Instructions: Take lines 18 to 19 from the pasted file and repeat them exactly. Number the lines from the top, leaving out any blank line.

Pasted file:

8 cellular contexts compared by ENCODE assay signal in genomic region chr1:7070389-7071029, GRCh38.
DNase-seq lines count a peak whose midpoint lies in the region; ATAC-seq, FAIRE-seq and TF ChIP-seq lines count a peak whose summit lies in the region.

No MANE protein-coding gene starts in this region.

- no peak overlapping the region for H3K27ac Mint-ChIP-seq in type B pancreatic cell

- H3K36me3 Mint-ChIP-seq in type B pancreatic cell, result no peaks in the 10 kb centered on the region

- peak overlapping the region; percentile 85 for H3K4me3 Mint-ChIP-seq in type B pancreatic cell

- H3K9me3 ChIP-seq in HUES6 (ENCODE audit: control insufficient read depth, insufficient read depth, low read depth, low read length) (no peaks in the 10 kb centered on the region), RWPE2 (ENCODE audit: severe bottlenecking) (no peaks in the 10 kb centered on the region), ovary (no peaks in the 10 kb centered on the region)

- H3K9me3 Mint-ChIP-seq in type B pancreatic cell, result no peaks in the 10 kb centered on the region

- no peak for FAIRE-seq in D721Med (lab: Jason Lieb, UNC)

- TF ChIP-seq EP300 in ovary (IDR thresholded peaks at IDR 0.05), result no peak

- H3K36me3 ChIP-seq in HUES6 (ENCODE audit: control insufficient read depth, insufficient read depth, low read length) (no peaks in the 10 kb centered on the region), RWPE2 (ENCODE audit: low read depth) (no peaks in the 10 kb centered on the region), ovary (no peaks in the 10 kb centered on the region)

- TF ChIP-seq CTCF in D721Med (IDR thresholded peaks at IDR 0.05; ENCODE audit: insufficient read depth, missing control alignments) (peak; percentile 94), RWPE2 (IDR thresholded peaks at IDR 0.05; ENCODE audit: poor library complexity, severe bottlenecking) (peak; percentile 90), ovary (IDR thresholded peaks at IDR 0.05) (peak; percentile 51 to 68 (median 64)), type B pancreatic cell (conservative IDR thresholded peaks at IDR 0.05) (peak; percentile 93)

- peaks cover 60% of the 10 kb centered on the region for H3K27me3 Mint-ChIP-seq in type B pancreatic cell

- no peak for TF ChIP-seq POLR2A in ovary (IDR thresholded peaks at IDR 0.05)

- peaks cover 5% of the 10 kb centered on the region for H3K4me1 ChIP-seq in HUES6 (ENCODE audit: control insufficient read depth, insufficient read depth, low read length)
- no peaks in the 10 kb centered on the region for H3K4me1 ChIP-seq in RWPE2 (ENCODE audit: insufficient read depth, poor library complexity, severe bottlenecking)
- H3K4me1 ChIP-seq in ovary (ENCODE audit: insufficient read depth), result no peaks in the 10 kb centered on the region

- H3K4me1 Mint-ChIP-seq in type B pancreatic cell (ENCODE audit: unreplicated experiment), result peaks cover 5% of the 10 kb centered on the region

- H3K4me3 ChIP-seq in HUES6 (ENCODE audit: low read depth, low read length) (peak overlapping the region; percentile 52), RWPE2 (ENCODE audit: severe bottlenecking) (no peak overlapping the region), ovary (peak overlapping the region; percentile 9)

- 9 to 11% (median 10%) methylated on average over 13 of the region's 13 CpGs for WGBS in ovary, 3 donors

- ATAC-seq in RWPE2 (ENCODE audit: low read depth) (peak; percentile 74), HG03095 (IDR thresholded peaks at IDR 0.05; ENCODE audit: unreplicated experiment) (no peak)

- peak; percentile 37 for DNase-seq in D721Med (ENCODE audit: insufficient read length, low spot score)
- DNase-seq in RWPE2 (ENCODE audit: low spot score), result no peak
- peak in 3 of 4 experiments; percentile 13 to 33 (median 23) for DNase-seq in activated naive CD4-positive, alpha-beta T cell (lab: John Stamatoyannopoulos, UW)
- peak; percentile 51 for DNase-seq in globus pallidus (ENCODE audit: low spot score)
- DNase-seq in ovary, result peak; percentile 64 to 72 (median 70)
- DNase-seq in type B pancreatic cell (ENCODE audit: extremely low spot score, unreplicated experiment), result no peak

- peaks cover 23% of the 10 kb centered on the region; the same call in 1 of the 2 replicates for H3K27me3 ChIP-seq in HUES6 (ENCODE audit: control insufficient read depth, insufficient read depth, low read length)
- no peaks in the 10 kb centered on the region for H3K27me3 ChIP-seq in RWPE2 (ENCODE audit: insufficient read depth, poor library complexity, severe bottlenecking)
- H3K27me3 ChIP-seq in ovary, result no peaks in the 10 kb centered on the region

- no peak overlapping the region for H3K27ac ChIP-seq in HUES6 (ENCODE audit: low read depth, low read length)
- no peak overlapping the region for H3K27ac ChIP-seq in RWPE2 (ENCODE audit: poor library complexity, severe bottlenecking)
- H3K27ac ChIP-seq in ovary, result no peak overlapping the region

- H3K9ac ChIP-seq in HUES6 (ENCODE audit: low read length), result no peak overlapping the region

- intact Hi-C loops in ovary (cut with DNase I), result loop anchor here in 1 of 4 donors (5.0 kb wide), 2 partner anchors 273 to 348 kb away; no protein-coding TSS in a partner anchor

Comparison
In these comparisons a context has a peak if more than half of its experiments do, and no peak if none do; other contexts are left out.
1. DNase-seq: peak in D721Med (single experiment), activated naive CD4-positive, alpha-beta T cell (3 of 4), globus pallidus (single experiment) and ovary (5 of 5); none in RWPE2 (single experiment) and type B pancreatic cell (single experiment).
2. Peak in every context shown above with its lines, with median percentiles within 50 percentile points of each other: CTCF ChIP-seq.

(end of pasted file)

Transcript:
- H3K4me1 Mint-ChIP-seq in type B pancreatic cell (ENCODE audit: unreplicated experiment), result peaks cover 5% of the 10 kb centered on the region

- H3K4me3 ChIP-seq in HUES6 (ENCODE audit: low read depth, low read length) (peak overlapping the region; percentile 52), RWPE2 (ENCODE audit: severe bottlenecking) (no peak overlapping the region), ovary (peak overlapping the region; percentile 9)